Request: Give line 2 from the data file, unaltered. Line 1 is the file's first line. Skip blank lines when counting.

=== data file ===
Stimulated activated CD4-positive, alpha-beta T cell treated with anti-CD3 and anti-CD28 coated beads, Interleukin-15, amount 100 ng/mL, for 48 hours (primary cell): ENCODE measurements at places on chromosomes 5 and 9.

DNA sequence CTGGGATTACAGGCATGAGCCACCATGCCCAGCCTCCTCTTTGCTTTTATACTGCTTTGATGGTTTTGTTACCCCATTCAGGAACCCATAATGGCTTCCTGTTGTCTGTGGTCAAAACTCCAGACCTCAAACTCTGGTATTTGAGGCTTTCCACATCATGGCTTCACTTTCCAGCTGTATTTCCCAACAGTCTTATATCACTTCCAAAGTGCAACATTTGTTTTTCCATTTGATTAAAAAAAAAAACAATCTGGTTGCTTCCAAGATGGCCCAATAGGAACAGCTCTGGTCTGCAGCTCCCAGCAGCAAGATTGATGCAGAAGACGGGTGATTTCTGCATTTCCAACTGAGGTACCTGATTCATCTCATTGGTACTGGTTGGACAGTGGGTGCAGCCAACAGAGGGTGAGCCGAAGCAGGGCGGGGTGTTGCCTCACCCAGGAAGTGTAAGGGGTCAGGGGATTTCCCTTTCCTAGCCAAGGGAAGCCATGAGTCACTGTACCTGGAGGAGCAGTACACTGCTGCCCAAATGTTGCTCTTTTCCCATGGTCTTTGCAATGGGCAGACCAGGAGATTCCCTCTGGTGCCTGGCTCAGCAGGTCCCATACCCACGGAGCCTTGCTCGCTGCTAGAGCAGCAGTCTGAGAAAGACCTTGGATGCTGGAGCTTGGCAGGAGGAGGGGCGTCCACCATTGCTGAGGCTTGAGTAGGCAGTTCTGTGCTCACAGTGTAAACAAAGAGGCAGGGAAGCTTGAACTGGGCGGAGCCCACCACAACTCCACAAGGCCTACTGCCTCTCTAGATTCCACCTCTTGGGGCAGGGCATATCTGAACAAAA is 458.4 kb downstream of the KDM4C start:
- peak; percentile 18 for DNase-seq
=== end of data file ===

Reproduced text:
DNA sequence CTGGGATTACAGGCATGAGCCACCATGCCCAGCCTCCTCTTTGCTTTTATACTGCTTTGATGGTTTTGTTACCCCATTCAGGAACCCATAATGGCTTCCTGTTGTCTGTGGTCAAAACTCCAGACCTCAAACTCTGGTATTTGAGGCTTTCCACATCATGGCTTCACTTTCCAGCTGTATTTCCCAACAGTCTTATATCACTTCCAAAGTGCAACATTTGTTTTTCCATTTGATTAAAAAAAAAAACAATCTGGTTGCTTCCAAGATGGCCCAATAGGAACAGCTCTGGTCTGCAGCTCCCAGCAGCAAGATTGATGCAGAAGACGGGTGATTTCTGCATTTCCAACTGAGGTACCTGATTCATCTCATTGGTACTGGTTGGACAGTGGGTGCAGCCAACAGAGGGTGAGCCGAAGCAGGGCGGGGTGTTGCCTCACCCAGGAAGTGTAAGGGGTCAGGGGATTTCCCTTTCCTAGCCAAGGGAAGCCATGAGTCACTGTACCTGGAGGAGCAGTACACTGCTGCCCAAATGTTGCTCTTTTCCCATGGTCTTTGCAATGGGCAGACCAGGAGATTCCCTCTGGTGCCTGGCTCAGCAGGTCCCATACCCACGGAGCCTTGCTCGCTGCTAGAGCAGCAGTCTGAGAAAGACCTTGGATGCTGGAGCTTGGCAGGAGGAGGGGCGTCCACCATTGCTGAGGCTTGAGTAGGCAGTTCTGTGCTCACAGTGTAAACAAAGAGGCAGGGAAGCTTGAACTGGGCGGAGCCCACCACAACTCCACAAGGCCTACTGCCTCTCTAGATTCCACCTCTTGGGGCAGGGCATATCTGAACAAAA is 458.4 kb downstream of the KDM4C start: